Conventional bombing by forces of the size that are likely to remain available to the United States and its allies could readily cause commensurate and even substantially greater damage to an aggressor that made such CB attacks. This damage could be accomplished in less than a day if the forces had been prepared to carry it out. [ „Nuclear Weapons and the Deterrence of Biological and Chemical Warfare", p. 26.] Furthermore, given strong defenses against CB attack, U.S. and allied forces could consider fighting on to accomplish the total defeat of a state that had tried such attacks. Moreover, it would seem far less likely that an aggressor would attempt such CB attacks if it expected them to be so much less effective.

Given such defenses, it would seem reasonable to bias U.S. policy on retaliation for large-scale CB attacks strongly against nuclear retaliation. Even virtual nuclear threats would seem unnecessary. Totally ruling out nuclear retaliation could still prove unwise, however. Defenses against CBW attacks may work substantially less well than expected. It also seems unlikely that the United States and its allies would find it acceptable to engage in repeated exchanges of conventional retaliation for CBW attacks without threatening escalation to something even more devastating.

Concluding Observations

This paper has presented three main arguments. The first is that U.S. policy on nuclear retaliation for large-scale CBW attacks ought to remain ambiguous. The second is that this ambiguity has been and seems likely to remain dynamic in nature, shifting between a lesser and a greater bias in favor of nuclear retaliation, depending on circumstances. However necessary these shifts may be for the sake of deterrence in circumstances threatening CBW use against us, they come at some cost to longer-term U.S. nonproliferation interests. Third, U.S. and allied capabilities to defend against large-scale CB attacks can provide the extra benefit of allowing a policy that, while still somewhat ambiguous, can be more consistently biased against nuclear retaliation for such attacks.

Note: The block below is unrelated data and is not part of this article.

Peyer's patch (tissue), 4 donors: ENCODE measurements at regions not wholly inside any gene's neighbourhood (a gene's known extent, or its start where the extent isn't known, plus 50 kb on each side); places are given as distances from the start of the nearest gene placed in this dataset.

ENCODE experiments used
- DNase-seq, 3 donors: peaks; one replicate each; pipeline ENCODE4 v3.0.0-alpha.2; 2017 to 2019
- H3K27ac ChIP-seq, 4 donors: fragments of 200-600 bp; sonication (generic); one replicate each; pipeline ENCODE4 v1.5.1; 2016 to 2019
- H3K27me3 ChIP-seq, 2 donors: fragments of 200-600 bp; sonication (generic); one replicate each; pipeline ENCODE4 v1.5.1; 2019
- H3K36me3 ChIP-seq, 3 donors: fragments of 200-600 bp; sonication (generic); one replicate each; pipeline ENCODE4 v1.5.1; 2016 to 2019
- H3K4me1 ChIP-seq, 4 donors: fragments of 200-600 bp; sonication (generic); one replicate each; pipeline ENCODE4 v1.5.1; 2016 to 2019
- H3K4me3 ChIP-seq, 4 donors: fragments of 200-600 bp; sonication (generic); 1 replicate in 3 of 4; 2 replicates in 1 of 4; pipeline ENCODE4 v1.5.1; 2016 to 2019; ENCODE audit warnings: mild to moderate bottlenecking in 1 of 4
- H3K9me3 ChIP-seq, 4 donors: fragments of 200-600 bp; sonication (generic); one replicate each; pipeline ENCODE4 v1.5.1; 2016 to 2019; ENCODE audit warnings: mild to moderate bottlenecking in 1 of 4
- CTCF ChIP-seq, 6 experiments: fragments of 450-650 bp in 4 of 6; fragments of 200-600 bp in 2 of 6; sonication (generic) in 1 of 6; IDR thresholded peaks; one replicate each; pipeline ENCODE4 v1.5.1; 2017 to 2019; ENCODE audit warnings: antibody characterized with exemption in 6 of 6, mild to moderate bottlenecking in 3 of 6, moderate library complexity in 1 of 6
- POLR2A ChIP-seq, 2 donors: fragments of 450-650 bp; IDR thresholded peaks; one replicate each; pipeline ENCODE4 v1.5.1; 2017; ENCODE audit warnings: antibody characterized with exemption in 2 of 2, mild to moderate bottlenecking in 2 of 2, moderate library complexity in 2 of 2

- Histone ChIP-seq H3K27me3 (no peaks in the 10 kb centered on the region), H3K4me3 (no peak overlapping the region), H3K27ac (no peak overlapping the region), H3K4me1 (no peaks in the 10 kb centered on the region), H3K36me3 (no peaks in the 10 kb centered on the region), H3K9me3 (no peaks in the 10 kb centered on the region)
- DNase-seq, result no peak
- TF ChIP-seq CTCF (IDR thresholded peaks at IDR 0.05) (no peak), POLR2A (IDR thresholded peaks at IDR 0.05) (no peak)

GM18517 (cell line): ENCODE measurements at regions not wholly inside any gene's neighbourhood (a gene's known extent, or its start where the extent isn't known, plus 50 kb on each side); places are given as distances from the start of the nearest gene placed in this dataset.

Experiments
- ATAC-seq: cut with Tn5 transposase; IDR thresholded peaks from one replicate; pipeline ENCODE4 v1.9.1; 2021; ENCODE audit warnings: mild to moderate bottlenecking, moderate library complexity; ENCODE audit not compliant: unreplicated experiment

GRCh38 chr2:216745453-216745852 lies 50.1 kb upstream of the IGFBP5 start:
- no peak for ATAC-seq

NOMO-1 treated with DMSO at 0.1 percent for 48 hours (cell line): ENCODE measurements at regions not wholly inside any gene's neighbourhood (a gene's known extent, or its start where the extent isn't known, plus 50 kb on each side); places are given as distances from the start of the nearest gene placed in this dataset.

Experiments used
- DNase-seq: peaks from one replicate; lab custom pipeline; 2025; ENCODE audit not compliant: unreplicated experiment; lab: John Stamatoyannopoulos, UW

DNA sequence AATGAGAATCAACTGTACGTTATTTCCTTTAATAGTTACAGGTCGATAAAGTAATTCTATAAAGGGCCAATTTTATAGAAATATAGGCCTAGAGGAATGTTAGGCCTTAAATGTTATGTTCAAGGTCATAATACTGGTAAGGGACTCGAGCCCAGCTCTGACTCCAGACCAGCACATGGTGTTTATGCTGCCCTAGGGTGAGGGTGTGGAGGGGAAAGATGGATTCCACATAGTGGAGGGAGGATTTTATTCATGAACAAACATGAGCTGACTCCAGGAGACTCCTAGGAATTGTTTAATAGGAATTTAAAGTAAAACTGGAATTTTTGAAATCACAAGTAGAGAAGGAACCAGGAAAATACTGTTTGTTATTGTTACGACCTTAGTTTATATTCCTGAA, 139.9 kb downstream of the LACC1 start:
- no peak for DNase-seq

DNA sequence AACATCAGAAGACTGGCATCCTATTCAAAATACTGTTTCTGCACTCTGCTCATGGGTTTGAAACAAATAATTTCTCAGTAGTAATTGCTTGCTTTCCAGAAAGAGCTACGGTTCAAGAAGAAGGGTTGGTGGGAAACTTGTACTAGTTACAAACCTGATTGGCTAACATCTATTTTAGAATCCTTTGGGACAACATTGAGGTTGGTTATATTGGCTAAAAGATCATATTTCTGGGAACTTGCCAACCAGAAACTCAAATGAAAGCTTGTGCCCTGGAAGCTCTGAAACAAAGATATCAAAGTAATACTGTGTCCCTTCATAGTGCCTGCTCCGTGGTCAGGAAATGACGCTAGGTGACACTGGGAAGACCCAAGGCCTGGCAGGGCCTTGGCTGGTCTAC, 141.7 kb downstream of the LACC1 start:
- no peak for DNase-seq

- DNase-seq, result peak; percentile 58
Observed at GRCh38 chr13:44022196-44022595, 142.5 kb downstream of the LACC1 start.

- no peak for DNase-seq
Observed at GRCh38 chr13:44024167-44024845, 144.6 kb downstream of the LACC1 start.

The possibilities for dealing with the potential large-scale CB attacks all present serious challenges. Elimination of CB weapons is still a long way off at best. It will require much more work and greater and more consistent support from the highest levels of governments. Building effective military and civil defense capabilities against large-scale CB attacks will require substantial spending over at least five to ten years. Such civil defense capabilities will require public acceptance of the need, which at this point simply does not exist. In comparison, dependence on nuclear deterrence seems the simplest option. With continued proliferation of CBW, however, the de facto dependence of the United States and its allies on nuclear deterrence of large-scale CB attacks will grow. Perhaps this is inevitable, but perhaps not. Surely everything possible should be done to slow the growth and to reduce this

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dependence. The value of achieving effective universal elimination of CB weapons is clearly very high.

Finally, let me note a dilemma that could be posed for the United States, if chemical and biological weapons continue to proliferate and few states other than the United States develop strong defenses against them. In this case, aggression by a regional state with the capability to make large-scale CB attacks would pose yet another major problem for the United States. Asking unprotected allies to join with it in facing the aggressor would re-create the dependence on nuclear deterrence that strong U.S. CB defenses could otherwise allow the United States to avoid. Alternatively, not asking them would forgo the legitimacy that comes with acting in concert with a broadly based international coalition. Thus, it is important that the United States not be alone in making the preparations that are necessary if CB-armed aggression is to be confronted with minimal risk to all parties involved.

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© Friedrich Ebert Stiftung | technical support | net edition fes-library | Februar 2000